The low cost of the instrument has meant that StellarNet has to cut costs and the sales strategy is one way that economies are made. He has built up a network of dealers in most parts of the world. Some are larger distributors, like Laser 2000, and others are small, local companies. They are highly trained to support the instrument, which has allowed Pierce to keep the core US staff small and focused on the US market. The low sticker price demands a low-cost sales model. In the US it sends out instruments on a sale-or-return basis. Anyone who wants one can have it shipped and then just pay 10 per cent of the costs as a handling charge if they want to return it. Pierce says that, so far, nobody has. But this does not seem to be working in Europe.

Pierce says: ‘In the UK, for example, they demand to have the distributor come to the site for a demo. Our rivals send out guys to do a demo and we ask them how they can afford to do that when the customer doesn’t know how to drive it and you are supporting him all the time. The distributors tell me that is the way it’s done in Europe, and I’m amazed. I have been trying to train guys in Europe not to take it. I’ve told them to tell the customers to bring their samples in and do it at their offices.

If there is a potential of a large OEM order then we do spend a bit more time hand-holding them, but for the one-off it does not make sense in the low-cost arena.’

About half of StellarNet’s customers are in academic research. The other half are in industry, mostly doing online quality control on colour. The food industry is a fast-growing market. About half this market is photonics – measuring the transmission of light through an object, for example – or spectra-radiometry, which can be anything from testing sun tan lotion to reflectance from vegetation. The other half is chemistry applications, such as material analysis. Pierce says the main attraction to industrial users is the fibre coupling, which allows them to do QC on their production lines.

Pierce says that there are many potential customers out there who have not even thought of using fibre-coupled spectrometers yet. He says: ‘There are OEMs out there who are highly knowledgeable about their fields and are looking for components to make their products better. We get two or three of those every day.’

StellarNet was recently working with scientists from the University of Georgia, who had created a spin-off company that was trying to measure, non-destructively, the amount of soluble solids in an onion by shining a white light through it.

He says: ‘They sorted out the onions with a higher percentage and sent the rest to market. The next year they replanted their fields with the sorted onions and each year they will get millions of dollars more for their onions because they are paid by weight. The instrument sold for $35k.’

StellarNet has produced a wide range of spectrometers and has started adding other accessories, such as light sources. Pierce found that it was difficult to find a light source that was reliable and long lasting and he had to spend a lot of time supporting instruments where the light source was at fault. So he designed his own and started supplying a full turnkey instrument. He has also made reinforced cables that meet the same rugged standard as the instruments. Another accessory is a multiplexer for the InGaAs detectors. There are very expensive, so he designed a system that can look at four different locations using a single detector.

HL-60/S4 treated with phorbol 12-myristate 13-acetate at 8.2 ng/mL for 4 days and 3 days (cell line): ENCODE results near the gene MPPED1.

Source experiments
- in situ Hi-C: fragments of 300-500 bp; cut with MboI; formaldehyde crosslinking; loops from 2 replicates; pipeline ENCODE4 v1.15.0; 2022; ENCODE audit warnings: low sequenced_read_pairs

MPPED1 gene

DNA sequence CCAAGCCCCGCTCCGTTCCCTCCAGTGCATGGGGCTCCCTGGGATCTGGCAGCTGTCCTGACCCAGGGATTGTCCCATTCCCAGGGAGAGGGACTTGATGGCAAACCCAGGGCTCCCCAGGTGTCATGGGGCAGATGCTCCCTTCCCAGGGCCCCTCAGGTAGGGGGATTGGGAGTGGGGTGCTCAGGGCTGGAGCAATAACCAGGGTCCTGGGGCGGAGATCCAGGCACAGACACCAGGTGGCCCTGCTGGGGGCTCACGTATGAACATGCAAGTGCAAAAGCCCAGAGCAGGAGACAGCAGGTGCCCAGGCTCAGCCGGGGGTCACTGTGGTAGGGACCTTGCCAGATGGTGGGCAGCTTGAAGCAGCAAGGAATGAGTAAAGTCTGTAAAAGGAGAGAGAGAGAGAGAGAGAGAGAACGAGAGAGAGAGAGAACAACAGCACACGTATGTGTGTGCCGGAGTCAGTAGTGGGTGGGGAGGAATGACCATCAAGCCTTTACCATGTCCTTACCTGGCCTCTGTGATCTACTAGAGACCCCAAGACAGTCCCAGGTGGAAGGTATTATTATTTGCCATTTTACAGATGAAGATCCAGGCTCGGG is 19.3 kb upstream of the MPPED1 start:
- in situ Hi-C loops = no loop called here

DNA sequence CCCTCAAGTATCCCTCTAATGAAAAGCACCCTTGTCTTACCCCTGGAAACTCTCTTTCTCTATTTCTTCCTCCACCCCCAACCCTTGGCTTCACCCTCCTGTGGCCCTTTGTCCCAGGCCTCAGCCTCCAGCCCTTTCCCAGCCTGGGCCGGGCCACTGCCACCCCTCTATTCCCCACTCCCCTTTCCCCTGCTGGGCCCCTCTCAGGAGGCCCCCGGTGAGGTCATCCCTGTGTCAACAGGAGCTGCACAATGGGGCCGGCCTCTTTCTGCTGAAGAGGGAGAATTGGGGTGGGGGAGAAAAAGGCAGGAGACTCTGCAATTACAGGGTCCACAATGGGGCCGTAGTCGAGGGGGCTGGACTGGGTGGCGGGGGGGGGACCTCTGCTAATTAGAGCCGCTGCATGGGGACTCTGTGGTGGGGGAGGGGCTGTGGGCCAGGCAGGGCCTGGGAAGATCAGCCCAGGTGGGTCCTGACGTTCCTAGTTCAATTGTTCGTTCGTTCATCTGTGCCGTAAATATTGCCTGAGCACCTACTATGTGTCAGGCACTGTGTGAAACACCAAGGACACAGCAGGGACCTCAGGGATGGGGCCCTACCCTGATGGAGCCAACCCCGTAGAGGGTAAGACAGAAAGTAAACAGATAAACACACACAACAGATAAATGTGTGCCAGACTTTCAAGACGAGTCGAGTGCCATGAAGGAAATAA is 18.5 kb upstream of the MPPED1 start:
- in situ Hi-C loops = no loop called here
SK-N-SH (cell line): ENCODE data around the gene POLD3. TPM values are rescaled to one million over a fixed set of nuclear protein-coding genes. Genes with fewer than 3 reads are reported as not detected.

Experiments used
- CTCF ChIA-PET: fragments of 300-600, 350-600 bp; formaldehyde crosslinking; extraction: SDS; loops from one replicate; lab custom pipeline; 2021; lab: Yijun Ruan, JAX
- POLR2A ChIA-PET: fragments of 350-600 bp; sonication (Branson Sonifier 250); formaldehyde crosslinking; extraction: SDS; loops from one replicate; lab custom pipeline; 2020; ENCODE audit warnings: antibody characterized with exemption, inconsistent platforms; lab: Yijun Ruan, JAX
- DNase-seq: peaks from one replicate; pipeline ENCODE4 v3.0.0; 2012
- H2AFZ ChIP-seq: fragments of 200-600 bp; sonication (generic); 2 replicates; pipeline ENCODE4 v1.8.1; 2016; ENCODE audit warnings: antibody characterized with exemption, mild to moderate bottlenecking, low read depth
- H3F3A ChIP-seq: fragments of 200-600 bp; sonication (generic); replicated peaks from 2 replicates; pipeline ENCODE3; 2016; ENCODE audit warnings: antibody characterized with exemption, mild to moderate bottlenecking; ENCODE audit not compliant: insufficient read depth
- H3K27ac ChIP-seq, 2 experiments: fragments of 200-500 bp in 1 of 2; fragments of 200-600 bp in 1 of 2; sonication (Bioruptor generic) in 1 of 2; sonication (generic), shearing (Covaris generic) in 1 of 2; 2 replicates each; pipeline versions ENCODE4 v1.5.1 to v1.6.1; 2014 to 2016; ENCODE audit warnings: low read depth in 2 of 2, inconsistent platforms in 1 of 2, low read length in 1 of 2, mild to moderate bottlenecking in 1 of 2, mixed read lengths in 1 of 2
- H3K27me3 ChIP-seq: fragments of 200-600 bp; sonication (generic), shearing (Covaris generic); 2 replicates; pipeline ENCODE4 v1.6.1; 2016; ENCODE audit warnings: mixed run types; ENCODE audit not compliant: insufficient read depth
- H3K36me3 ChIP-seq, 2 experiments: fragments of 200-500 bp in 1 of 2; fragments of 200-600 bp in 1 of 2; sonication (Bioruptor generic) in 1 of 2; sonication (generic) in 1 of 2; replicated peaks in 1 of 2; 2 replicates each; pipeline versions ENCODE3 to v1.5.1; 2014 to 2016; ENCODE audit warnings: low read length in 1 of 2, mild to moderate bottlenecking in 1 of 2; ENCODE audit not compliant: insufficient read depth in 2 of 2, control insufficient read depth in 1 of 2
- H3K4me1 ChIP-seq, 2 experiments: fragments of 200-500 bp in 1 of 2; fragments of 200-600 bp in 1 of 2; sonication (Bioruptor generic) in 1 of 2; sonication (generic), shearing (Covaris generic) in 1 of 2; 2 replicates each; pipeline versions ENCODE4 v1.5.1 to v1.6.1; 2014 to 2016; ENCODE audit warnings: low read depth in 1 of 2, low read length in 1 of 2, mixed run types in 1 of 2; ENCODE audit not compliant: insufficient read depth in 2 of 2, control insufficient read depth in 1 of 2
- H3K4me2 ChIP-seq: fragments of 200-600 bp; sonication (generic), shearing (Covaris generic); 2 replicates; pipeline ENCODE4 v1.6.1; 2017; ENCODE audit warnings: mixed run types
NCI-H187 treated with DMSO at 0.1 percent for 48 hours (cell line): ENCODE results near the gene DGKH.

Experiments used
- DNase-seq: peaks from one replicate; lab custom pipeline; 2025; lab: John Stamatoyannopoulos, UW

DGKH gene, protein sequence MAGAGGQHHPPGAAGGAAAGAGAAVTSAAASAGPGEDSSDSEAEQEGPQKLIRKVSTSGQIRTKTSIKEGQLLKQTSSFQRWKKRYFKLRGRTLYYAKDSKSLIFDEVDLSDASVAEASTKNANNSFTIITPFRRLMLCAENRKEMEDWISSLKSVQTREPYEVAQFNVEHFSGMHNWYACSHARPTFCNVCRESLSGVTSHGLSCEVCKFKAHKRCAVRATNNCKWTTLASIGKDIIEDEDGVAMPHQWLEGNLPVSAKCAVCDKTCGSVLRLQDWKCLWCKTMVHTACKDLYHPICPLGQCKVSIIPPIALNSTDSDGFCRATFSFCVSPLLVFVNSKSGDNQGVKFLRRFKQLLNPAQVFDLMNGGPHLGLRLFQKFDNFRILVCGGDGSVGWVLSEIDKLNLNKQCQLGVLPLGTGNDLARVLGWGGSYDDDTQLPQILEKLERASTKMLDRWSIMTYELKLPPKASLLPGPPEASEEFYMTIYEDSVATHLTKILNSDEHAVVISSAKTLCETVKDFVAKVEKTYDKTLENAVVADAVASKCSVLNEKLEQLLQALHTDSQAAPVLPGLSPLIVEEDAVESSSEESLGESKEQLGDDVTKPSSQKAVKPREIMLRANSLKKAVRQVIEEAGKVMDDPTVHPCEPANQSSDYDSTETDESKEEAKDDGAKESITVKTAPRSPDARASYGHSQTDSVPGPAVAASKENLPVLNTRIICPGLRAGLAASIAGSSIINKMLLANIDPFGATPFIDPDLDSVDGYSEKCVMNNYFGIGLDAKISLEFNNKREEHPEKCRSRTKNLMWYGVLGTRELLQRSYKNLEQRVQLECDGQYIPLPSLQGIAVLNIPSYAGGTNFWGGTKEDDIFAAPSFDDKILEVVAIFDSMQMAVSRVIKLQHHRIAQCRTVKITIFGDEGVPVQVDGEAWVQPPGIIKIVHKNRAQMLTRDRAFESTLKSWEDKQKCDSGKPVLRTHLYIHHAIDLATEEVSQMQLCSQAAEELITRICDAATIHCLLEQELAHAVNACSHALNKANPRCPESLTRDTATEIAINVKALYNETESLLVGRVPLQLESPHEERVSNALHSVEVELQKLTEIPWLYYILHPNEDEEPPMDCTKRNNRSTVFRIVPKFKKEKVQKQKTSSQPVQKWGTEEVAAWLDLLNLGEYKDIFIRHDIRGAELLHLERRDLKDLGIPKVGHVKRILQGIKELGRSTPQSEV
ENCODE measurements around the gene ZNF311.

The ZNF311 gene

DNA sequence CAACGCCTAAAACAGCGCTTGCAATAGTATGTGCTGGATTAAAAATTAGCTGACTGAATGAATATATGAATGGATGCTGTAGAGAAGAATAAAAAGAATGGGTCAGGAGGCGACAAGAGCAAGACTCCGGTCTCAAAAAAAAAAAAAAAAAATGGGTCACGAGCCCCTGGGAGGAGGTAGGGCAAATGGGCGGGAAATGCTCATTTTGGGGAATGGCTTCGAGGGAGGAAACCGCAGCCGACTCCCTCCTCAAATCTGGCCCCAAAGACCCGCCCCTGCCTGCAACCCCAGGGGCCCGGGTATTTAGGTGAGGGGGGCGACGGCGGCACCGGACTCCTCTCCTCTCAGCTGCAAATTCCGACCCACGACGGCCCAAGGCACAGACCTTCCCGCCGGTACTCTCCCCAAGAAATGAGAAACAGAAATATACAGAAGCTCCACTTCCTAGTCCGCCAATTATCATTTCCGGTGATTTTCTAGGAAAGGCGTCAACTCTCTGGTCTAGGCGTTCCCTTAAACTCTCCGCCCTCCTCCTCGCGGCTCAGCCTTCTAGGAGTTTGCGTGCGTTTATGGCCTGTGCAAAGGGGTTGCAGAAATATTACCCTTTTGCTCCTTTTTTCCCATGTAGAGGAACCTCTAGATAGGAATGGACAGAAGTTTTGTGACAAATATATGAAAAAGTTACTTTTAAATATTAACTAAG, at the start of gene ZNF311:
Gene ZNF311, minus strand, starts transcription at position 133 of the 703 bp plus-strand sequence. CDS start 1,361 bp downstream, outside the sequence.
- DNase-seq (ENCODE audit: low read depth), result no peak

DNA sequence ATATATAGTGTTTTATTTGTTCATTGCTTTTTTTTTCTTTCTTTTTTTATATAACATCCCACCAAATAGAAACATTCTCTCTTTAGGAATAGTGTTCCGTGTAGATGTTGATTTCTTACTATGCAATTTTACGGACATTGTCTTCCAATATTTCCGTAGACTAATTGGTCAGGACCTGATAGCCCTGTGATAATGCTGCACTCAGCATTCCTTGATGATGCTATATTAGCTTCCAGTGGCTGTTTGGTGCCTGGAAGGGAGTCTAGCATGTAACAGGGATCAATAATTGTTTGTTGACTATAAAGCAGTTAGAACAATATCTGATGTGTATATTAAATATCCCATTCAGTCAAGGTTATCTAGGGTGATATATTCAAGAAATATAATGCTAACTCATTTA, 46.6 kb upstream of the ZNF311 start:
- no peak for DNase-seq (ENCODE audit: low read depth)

Pierce says he does not need to know what customers are going to do with the device if they prefer not to tell. He needs to know what type of measurement they want to make and what kind of sample, and from that he can configure the component to do what they want. He finds that if something goes wrong it is usually ‘cockpit error’.

StellarNet is a lean company, with only about a dozen people at its main office. Pierce likes to keep the core staff small, because it helps keep communications simple. He tries to make sure that once an instrument is shipped, it stays shipped and believes that if you get it right to begin with you don’t get the support calls. He finds that it takes about nine months to train new people. He also wants to hang on to his dealer network, because he has found it takes several years to train them. His staff don’t just do sales; everything is made in-house and, like the crew of a submarine, all the staff can do almost any job. His hobby is undersea exploration – which may be where he got the idea from. He has tried getting boards built by another company, but found that so many boards failed and had to be rectified that it was easier and more reliable to build in-house.

Turnover has reached about $3m this year and has consistently grown. His target is to hit $10m in the next few years and he has started increasing the marketing activity by attending more trade shows. He often finds he sells as many instruments to other exhibitors at trade shows as he does to delegates.

He also wants to increase turnover by moving up the food chain. He says: ‘We are coming up with a bigger solution that you can charge more money for. We are going to build some application-specific configurations that are an all-in-one solution. We are looking at systems for food, analytical systems and so on. We will need to go into the journals for those specific markets. We find that we can sell something for $25k, but if we add into it some specific database information so that it’s useful in a specific vertical market, then we can sell the same piece of equipment for $75k. It’s only software and databases. It is competing with other systems that do the same thing but cost many times more. Customers are ony interested in results.

‘This has been in the game plan all along; it just requires the collection of possible product types to build because there are so many.’